NREL Selected to Study Geological Hydrogen as Potential Solution for Decarbonizing Energy-Intensive Industries

May 3, 2024
While geological hydrogen is currently poorly understood, it has the potential to be a crucial energy resource that relies on certain types of rocks and subsurface environments that produce natural hydrogen

The National Renewable Energy Laboratory (NREL) has been selected as one of 16 teams to research the enhanced production of geologic hydrogen by the U.S. Department of Energy (DOE) Advanced Research Projects Agency-Energy (ARPA-E) program, a $1.6 million federal funding effort to evaluate ways to stimulate hydrogen production from geologic resources.

The project, led by Texas Tech University with partners from NREL, Lawrence Berkeley National Laboratory, Rio Tinto, and Lavoisier H2 Geoconsult, aims to stimulate hydrogen production from iron-rich mafic and ultramafic rocks through chemical, mechanical, and biological processes.

While geological hydrogen is currently poorly understood, it has the potential to be a crucial energy resource that relies on certain types of rocks and subsurface environments that produce natural hydrogen. Clean hydrogen, including naturally occurring subsurface hydrogen, can reduce harmful emissions from energy-intensive sectors, such as chemical and industrial processes and heavy-duty transportation

"Natural hydrogen production is important because current methods for producing hydrogen are energy intensive, with hydrogen needing to be derived from other sources, like water or methane," said NREL Research Scientist Dayo Akindipe. "This new process intends to accelerate the production of natural hydrogen by applying multiple stimulation methods to produce hydrogen that can be used for transportation, chemical and industrial processes, and other applications.”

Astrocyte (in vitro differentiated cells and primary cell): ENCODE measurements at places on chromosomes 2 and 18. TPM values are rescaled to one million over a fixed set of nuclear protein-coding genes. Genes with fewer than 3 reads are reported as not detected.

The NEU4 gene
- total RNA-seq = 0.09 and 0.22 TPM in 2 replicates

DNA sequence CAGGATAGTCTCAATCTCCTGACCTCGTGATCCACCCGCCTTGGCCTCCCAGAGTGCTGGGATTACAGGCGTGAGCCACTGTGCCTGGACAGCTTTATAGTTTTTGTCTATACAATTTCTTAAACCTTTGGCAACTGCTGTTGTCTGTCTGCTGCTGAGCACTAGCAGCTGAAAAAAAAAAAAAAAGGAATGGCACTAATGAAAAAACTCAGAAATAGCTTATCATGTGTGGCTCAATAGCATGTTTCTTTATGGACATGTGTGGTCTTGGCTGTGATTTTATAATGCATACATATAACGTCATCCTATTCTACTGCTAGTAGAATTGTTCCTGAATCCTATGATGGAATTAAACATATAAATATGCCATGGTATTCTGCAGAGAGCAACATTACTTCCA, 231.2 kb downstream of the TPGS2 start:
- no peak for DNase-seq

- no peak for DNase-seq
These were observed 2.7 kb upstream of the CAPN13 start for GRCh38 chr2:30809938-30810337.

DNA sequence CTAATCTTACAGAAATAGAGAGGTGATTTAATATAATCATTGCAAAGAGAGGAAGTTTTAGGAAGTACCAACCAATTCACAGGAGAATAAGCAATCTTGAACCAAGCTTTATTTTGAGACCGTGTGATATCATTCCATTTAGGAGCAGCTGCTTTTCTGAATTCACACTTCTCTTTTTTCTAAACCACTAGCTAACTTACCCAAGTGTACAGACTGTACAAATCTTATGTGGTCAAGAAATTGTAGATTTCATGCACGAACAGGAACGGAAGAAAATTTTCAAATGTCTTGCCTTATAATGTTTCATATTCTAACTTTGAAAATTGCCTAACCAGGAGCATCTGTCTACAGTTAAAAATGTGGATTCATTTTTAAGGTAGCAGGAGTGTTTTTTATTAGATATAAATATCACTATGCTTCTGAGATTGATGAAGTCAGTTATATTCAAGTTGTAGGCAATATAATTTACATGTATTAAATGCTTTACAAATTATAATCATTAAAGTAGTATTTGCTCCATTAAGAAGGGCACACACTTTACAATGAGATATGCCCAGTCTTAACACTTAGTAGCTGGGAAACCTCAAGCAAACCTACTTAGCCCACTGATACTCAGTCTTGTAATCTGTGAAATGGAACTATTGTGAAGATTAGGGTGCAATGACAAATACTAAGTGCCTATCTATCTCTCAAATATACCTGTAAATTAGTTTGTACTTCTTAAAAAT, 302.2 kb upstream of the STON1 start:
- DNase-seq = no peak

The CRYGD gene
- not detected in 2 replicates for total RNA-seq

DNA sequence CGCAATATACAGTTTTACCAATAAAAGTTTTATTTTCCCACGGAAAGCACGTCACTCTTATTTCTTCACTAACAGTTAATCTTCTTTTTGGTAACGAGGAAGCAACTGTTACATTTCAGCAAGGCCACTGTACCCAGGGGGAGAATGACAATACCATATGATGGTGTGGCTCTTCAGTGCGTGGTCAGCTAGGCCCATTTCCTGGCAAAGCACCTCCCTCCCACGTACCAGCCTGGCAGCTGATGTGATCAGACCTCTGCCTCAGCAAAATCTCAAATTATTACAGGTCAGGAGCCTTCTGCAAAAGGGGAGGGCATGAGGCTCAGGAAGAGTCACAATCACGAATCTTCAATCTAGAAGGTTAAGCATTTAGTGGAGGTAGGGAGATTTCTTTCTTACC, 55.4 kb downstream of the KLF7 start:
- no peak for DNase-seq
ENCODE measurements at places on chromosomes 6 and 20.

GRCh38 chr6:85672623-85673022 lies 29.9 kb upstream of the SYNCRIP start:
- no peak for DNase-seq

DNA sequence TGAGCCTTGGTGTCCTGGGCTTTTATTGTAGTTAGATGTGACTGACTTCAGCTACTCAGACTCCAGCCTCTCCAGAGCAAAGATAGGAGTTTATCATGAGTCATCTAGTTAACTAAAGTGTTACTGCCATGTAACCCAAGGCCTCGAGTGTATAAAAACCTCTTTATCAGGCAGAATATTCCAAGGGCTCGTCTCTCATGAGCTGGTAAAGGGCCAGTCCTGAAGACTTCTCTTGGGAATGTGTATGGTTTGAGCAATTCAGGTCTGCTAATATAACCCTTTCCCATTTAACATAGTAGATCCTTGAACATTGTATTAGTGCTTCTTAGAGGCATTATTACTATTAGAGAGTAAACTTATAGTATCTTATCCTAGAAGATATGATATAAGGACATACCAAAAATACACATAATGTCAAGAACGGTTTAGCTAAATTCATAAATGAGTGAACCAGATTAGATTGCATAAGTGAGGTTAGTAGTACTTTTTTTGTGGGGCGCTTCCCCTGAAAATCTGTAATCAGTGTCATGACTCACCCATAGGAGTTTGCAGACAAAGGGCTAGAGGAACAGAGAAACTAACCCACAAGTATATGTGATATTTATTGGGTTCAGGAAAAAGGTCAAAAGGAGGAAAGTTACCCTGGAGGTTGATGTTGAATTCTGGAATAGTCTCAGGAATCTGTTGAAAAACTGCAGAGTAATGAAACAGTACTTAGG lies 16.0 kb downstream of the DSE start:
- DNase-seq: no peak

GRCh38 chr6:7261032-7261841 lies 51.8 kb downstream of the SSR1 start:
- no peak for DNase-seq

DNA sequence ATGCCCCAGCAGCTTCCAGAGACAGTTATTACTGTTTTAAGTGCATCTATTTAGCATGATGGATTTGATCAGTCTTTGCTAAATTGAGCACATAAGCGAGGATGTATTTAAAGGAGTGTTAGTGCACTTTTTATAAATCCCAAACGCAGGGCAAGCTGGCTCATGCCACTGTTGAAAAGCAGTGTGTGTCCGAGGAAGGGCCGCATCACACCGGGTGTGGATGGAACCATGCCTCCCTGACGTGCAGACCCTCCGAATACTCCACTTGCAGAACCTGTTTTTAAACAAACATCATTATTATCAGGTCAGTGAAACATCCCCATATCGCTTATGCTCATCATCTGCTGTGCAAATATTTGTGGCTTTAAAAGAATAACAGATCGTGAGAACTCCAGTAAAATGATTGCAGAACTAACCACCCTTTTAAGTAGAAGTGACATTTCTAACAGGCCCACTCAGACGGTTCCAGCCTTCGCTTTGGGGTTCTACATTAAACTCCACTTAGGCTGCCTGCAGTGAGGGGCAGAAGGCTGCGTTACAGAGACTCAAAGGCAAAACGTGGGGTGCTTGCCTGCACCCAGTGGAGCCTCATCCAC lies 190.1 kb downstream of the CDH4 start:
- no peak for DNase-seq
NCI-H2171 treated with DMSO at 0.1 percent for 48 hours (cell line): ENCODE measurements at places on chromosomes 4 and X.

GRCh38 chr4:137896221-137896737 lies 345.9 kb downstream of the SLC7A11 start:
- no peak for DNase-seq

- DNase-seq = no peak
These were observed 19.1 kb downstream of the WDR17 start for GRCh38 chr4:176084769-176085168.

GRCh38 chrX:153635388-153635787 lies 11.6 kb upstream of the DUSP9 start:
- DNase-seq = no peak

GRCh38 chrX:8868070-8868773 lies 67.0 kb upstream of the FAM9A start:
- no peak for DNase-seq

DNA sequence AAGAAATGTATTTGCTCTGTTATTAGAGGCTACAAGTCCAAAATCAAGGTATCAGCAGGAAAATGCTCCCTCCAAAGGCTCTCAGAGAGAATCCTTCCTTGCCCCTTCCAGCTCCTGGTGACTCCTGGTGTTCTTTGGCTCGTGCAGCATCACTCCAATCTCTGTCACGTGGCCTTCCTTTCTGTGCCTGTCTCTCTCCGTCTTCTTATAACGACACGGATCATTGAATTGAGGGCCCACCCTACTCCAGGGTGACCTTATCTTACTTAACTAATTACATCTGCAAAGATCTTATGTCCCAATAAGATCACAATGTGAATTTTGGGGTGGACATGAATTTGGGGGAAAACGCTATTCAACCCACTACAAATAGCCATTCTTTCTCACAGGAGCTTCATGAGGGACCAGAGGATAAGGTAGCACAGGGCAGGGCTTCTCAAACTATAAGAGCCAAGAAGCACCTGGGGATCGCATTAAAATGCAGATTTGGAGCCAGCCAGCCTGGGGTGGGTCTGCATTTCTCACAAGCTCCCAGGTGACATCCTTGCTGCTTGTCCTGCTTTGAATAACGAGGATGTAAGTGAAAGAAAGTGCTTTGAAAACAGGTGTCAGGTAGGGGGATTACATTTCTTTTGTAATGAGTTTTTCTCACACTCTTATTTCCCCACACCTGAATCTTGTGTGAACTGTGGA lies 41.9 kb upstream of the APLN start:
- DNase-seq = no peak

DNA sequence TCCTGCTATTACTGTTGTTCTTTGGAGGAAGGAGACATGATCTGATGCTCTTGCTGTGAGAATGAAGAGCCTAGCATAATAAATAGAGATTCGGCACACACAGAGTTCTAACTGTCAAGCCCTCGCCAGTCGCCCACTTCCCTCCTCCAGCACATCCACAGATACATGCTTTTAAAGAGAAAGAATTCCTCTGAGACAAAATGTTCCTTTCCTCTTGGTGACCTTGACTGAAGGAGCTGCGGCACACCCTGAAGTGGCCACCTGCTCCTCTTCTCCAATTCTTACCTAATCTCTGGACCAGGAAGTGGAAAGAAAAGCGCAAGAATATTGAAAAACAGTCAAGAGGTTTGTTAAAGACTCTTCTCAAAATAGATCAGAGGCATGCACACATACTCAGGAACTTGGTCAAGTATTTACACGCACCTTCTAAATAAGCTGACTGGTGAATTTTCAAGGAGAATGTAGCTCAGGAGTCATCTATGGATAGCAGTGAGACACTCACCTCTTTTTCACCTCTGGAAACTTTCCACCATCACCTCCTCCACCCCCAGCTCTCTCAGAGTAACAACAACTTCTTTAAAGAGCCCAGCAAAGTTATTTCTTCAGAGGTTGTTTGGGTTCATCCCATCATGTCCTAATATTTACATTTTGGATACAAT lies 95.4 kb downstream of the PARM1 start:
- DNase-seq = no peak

NREL, led by Akindipe, will support the new project by implementing a microcosm experiment to characterize the rock, water, and hydrogen systems. NREL researchers Katherine Chou and Jianping Yu will find ways to inhibit the microbial uptake of the produced hydrogen and monitor the role of biocatalysts to help increase the rate of hydrogen production. 

Moreover, NREL's team will assist in developing tech-to-market efforts once the geologic hydrogen system is established as viable.

"This project is going to tell us a couple of things," Akindipe said. "Firstly, is geologic hydrogen production possible at scale? Secondly, will it be feasible economically and in terms of life cycle emissions? These are the questions this project will answer."

The funding is part of ARPA-E's Exploratory Topics related to geologic hydrogen, which aim to explore early-stage research and development to advance low-cost, low-emission hydrogen. The energy resource is anticipated to cut carbon emissions and support efforts to reduce costs and enable commercial-scale deployment of clean hydrogen. This will help create jobs and economic opportunities in communities across the nation to meet climate and decarbonization goals.

About the Author

EnergyTech Staff

Rod Walton is senior editor for He has spent 14 years covering the energy industry as a newspaper and trade journalist.

Walton formerly was energy writer and business editor at the Tulsa World. Later, he spent six years covering the electricity power sector for Pennwell and Clarion Events. He joined Endeavor and EnergyTech in November 2021.

He can be reached at [email protected]

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